Police investigators will be focusing on the alleged sexual abuse of a 15-year-old boy committed by a city constabulary officer two months ago and not on the failure of the Mayor of City Council (M&CC) of Georgetown to report the case in a timely manner, ‘A’ Division Commander Marlon Chapman said yesterday.
Police on Tuesday arrested the Lance Corporal at the centre of the allegations after it was alerted by Town Clerk Royston King, who also dismissed the rank on the same day for misconduct.
Questions have been raised about why the matter was not immediately reported to the police or the Childcare and Protection Agency (CPA), as is required under the law.
When asked about this concern yesterday, Chapman told Stabroek News that it is not a matter that will be addressed by him. He said that it may be dealt with at “a higher level.” According to Chapman, all that he is investigating at this point is the allegation made by the alleged victim.
He acknowledged that the M&CC lacks the required skills to investigate such a serious matter. “It should have been reported. I don’t know that they [City Hall] have the capacity to investigate such a matter,” he said.
Meanwhile, Guyana Police Force Public Rela-tions Officer Shivpersaud Bacchus informed that the Lance Corporal was arrested shortly after he turned up at the Brickdam Police Station on Tuesday afternoon. He remains in custody as the investigation continues.
The Lance Corporal’s arrest came hours after he was dismissed by King, only a day after he had said that there was not enough evidence for the administration to take action. King had told a statutory council meeting on Monday that despite the “enormous publicity” given to the case, it was a matter of “mere allegation” up to that point.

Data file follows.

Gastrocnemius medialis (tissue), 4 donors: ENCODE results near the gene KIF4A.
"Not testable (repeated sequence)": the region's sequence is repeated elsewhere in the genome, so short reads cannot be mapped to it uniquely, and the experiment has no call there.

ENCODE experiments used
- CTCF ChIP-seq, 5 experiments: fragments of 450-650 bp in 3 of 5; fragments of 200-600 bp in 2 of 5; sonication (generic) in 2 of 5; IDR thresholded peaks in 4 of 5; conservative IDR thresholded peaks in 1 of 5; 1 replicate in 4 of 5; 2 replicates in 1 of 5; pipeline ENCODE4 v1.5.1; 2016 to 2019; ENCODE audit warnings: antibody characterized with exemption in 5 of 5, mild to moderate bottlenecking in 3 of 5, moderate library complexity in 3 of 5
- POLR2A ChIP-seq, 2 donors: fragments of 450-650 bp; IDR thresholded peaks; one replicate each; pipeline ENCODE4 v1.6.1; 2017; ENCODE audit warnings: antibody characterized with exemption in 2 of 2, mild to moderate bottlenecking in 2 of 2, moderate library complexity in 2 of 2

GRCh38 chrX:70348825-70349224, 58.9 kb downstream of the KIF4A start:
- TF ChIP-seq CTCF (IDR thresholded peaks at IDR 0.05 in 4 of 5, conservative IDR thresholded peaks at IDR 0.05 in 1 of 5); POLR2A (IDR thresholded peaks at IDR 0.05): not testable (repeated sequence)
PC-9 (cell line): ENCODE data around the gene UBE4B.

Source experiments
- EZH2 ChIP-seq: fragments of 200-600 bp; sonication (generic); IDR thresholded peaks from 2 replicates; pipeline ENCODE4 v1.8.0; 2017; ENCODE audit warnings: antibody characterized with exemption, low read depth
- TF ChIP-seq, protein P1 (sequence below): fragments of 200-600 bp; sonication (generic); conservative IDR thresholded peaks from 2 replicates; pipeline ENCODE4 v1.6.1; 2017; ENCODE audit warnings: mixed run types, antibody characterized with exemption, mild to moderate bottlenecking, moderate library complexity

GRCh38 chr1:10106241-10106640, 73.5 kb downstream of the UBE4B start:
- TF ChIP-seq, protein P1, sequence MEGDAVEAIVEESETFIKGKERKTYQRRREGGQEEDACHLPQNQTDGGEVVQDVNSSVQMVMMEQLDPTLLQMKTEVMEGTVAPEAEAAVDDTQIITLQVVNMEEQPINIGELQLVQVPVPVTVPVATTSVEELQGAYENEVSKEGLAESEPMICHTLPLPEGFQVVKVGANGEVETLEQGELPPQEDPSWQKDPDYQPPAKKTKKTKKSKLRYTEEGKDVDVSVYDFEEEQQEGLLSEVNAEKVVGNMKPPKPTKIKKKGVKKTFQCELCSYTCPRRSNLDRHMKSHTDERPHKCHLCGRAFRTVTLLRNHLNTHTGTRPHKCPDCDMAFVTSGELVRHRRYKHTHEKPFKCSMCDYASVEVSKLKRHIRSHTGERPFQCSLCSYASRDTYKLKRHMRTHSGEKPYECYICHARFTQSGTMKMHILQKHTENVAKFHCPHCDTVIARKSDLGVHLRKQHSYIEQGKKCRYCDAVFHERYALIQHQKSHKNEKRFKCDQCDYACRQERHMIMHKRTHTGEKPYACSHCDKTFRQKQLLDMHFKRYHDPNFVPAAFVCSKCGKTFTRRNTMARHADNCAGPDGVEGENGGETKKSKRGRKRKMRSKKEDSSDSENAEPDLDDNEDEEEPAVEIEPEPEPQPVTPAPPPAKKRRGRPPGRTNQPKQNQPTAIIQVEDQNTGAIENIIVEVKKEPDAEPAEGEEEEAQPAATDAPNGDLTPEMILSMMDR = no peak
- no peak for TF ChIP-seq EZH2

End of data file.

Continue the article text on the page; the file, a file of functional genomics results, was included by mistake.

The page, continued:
But in a letter, dated October 17, 2017 and signed by King, the Lance Corporal was informed that he was dismissed with immediate effect for “gross misconduct between August 22 and August 23, 2017 at the Regent Street Outpost where you engaged in a sexual act with a juvenile.”
A Corporal, who had reported that he witnessed the alleged abuse, was also dismissed for “dereliction of duty” as he took no action.
According to a statement provided to the M&CC’s Legal Affairs Committee, the Corporal reported what he witnessed to the Assistant Super-intendent on the morning of August 23, after which the matter was reported to the Chief Constable, the Town Clerk and the Mayor.
Instead of contact being made with the CPA or the police, the alleged victim was taken to the office of the Town Clerk, where he was questioned in the presence of other city officers.
On questioning the Chief Constable, councillors on the Legal Affairs Committee learnt that the statement was made outside of the presence of a social worker or the child’s legal guardian.
The guardian, his mother, later refused to sign the statement and told the constables that she did not want the child in her home as he was causing problems between her and her husband.
The M&CC’s lax attitude towards the matter has caused outrage. Several child rights activists are calling for the Town Clerk and other city officers to be held accountable for their failure to handle the matter in accordance with the provisions contained in the Protection of Children Act.
The Act specifically notes at Section 7 (1) that “where a person has direct information that a child is or may be in need protective intervention, the person shall immediately report the matter to the CPA director, a probation officer appointed by the Public Service Commis-sion or a Police Officer.”
It adds that a person with this knowledge who fails to report is guilty of an offence and shall be liable on summary conviction to a fine of $50,000.
Child right activist Vidyaratha Kissoon has since issued a call for King’s dismissal or resignation over the matter.